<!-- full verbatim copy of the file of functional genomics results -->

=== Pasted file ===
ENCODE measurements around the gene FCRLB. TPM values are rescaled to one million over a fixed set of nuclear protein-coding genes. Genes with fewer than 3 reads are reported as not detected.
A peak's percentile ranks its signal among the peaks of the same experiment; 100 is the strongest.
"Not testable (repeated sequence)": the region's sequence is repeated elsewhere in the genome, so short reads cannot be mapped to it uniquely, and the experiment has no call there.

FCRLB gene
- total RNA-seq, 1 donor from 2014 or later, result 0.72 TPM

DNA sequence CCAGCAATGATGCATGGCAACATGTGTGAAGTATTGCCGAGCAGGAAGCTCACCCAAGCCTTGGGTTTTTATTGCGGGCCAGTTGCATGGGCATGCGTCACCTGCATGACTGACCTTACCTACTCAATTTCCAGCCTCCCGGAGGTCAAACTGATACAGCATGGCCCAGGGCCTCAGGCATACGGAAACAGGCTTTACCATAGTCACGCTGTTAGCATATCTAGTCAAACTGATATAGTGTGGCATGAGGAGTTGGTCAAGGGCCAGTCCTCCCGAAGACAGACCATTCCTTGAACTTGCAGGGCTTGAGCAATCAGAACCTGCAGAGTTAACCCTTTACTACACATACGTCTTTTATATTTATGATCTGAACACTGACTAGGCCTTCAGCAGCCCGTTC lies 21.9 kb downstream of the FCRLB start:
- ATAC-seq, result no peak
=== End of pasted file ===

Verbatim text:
ENCODE measurements around the gene FCRLB. TPM values are rescaled to one million over a fixed set of nuclear protein-coding genes. Genes with fewer than 3 reads are reported as not detected.
A peak's percentile ranks its signal among the peaks of the same experiment; 100 is the strongest.
"Not testable (repeated sequence)": the region's sequence is repeated elsewhere in the genome, so short reads cannot be mapped to it uniquely, and the experiment has no call there.

FCRLB gene
- total RNA-seq, 1 donor from 2014 or later, result 0.72 TPM

DNA sequence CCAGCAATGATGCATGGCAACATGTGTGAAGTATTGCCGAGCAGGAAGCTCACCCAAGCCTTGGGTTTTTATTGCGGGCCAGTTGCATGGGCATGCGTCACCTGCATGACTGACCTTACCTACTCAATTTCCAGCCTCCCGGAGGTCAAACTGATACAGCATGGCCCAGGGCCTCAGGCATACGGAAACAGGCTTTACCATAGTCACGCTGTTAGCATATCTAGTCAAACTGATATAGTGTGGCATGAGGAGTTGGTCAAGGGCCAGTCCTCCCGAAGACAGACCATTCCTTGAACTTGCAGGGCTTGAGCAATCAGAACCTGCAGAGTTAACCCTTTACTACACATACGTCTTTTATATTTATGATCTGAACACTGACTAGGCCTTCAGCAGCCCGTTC lies 21.9 kb downstream of the FCRLB start:
- ATAC-seq, result no peak